I was sitting in a bucket-of-blood bar watching a prize fight on a flat screen TV when who should walk in but a couple of pug nose muckers. I knew these guys by sight, if not by name. They were the estranged cousins of a friend of mine, Zigman Zibanski.
They picked me up by my elbows and planted me rather indelicately against a crumbling brick wall. Chucklehead I was bigger and stronger than Chuckledhead II. He held me up by my neck, his grip stretching my upper vertebra like a giant bed spring wrapped around an African tribal woman's throat.
Chucklehead I was dumb as a chin-up and he spoke first: "You wan' me ta kill 'em now?"
Chucklehead II was smarter than his cousin, but only by a nuance: "Nah," was his reply.
I was gasping stale air when the smarter of the two expounded on my predicament. "Tortelli," he says. "Looks like you been having your way with mobster boss Dambroski's eighteen year old daughter. It seems you took away her cherry, now we gonna take away your life."
Some guys show great boldness when faced with imminent death. They become full of wit and quip sharply in smart banter like Marlow in a Chandler novel. Me, I turn rubbery and inarticulate like an unready 13 year old before his first kiss.
My voice sputtered. My eyes searched desperately the room of old men who were overtaken by a contagion of sudden blindness. In an instant the bartender had become near deaf and raised the volume on the fight. That's when I saw a pock marked apparition. It was the rescuing ghost of Charles Bukowski.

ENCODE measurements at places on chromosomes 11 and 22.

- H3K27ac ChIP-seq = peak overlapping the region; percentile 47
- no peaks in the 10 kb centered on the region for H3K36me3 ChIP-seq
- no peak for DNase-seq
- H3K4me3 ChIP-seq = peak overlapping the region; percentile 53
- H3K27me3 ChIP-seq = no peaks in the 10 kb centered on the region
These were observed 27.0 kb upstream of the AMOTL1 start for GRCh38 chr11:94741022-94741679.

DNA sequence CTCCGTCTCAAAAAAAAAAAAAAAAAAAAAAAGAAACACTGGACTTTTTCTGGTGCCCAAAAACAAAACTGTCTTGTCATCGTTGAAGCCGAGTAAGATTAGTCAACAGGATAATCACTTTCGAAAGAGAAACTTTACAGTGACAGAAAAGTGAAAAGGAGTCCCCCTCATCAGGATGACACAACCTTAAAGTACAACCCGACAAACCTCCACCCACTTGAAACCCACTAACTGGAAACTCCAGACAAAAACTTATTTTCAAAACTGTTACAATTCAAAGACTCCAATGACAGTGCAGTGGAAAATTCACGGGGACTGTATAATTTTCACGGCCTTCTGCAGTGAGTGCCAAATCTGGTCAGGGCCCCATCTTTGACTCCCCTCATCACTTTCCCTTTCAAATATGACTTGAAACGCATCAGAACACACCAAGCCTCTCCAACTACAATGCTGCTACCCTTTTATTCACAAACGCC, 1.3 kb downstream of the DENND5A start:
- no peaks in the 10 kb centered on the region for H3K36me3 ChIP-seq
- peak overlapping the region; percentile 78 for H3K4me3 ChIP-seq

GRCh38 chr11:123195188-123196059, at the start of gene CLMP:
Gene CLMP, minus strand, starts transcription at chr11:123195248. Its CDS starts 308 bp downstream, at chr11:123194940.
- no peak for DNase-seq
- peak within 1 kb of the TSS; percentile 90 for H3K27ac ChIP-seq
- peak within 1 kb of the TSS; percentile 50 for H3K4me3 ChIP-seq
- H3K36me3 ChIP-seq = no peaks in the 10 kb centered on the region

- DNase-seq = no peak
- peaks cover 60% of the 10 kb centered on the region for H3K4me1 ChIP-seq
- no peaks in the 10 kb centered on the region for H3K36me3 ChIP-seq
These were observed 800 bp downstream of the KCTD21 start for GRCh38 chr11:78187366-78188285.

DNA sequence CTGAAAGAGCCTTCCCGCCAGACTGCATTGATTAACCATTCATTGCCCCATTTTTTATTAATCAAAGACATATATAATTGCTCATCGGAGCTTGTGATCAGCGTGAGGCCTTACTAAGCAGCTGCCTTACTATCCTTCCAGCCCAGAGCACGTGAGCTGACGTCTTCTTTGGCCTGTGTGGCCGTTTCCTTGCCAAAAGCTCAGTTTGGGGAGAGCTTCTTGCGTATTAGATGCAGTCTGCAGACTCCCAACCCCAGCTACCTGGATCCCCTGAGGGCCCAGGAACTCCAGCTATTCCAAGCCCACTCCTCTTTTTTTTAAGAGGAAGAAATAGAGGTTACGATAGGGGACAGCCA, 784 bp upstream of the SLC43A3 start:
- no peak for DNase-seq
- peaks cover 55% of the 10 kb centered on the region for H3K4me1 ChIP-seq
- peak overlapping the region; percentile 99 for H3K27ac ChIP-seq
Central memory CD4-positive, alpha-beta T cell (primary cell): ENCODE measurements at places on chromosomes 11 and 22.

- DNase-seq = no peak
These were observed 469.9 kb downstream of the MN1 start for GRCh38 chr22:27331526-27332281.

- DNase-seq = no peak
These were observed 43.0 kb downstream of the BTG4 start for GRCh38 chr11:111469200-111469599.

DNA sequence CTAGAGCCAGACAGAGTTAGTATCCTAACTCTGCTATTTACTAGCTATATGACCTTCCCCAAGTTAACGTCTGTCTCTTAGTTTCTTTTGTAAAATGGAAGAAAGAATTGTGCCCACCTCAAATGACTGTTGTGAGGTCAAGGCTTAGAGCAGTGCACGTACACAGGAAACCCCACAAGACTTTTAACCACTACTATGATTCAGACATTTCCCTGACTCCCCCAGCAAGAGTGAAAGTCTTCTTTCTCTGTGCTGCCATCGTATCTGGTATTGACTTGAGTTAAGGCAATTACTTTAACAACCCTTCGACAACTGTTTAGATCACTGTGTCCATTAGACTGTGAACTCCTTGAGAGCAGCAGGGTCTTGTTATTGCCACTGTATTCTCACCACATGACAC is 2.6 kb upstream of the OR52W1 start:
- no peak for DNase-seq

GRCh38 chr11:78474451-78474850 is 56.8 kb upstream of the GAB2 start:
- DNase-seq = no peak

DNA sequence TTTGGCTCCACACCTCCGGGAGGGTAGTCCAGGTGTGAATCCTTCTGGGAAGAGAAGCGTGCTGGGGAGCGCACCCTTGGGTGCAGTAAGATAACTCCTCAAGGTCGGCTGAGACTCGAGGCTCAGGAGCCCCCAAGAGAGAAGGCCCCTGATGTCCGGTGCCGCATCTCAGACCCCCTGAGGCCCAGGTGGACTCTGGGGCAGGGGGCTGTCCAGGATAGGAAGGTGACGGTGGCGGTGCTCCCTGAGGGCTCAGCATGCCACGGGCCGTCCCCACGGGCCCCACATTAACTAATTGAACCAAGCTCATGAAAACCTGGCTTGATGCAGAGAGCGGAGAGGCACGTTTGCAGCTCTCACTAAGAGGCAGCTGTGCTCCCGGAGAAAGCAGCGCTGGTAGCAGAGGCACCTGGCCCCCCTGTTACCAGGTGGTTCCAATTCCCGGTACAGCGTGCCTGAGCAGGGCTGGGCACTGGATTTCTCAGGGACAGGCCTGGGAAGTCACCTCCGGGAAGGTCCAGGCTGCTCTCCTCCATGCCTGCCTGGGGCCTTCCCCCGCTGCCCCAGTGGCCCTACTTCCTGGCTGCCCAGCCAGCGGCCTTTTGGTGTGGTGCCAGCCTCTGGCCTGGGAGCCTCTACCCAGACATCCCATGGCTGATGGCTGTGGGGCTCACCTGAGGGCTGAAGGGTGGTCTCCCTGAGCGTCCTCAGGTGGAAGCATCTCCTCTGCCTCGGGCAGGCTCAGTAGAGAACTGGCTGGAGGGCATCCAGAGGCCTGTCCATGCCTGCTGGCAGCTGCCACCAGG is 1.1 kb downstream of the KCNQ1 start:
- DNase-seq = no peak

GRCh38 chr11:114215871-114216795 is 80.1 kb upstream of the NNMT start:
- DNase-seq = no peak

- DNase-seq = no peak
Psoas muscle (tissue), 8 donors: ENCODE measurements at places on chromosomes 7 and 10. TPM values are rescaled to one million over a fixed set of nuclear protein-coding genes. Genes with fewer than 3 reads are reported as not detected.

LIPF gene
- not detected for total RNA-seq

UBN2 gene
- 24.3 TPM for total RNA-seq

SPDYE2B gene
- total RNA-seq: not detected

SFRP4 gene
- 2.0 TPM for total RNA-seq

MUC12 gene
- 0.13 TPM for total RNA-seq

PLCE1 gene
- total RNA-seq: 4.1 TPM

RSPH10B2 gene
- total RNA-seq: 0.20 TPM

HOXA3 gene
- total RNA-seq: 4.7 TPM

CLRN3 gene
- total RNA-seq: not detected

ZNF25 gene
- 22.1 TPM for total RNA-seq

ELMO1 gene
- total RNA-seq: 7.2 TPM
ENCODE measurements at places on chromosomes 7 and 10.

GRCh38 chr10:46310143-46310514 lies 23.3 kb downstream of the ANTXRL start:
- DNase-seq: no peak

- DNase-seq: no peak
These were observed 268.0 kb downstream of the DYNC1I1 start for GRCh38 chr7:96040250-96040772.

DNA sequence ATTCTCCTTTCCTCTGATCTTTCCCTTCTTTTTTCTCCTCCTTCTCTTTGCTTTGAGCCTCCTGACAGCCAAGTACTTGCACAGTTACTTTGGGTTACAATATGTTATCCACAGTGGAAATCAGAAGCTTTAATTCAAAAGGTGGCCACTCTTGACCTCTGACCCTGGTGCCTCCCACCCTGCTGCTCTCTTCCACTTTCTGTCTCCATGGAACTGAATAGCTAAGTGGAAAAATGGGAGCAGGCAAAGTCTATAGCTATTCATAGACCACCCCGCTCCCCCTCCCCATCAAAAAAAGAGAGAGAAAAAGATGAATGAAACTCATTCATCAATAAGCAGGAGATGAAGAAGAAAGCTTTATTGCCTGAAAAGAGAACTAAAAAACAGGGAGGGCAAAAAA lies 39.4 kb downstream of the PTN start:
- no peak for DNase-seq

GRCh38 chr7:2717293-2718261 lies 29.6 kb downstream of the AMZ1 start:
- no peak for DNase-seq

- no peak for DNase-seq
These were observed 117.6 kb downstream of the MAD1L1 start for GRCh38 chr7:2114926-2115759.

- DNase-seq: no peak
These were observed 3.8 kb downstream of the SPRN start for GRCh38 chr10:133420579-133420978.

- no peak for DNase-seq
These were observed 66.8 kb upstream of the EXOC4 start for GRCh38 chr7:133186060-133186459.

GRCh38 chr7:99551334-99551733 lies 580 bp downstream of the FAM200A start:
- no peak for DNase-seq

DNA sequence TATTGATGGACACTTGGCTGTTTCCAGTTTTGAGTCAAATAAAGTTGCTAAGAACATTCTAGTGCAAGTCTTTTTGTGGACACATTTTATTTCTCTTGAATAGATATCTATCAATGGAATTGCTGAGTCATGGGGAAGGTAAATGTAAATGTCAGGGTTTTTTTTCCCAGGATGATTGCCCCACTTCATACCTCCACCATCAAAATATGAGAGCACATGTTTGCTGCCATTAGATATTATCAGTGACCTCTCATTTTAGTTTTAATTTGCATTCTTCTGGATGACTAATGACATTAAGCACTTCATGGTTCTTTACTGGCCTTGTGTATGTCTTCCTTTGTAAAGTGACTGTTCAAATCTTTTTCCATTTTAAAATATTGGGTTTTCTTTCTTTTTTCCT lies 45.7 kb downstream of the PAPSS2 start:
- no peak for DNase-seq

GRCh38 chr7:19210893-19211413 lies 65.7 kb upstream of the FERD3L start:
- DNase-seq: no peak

Bukowski turns around Chucklehead I and snuffs a burning cigarette between the ruffian's eyes. A stream of Jim Beam falls on his bald spot before he gets a quick jab to the solar plexus which drops him to the floor. Bukowski then visits the reprobate's head with the poetic heel of his Post Office Issue boot.
Chucklehead II makes the mistake of trying to punch the bard of skid row, which only passes through his ghostly body. In return he gets a snapped elbow and knee to the costume jewellery in between his legs.
Bukowski, with the index finger of each hand, picks up the bleeding trash and drops them noisily into the back alley.
He returns to the bar where I'm still gasping for air. He says: "I was sitting in the Perdition Diner up in heaven. I was looking at a near empty salt shaker that's down to a few grains of rice when God sends this vision that your in trouble. Lucky you got an ethereal being and a muse who care."
Before I can say thanks he starts lecturing. "Tortelli, you're living the worst kind of 'I don't know' life. You are in between blogging and the real thing. In between a few fast and short posts and maybe something more. But you're not making that step that maybe takes you into something better. Maybe you ain't worth nothing more than a hill of beans or a poet's lost lunch. Maybe you're worth a lot more than that. It's for you to find out. That's all I'm saying"
"Thanks, Chuck." I said.
"Don't call me Chuck." With that he disappeared.
I went back to the bar, ordered another drink and watched Michael Buffer announce the match a draw. One Mexican middleweight was as mad as the other. Bukowski would have said fights are better when there's a winner and a loser.
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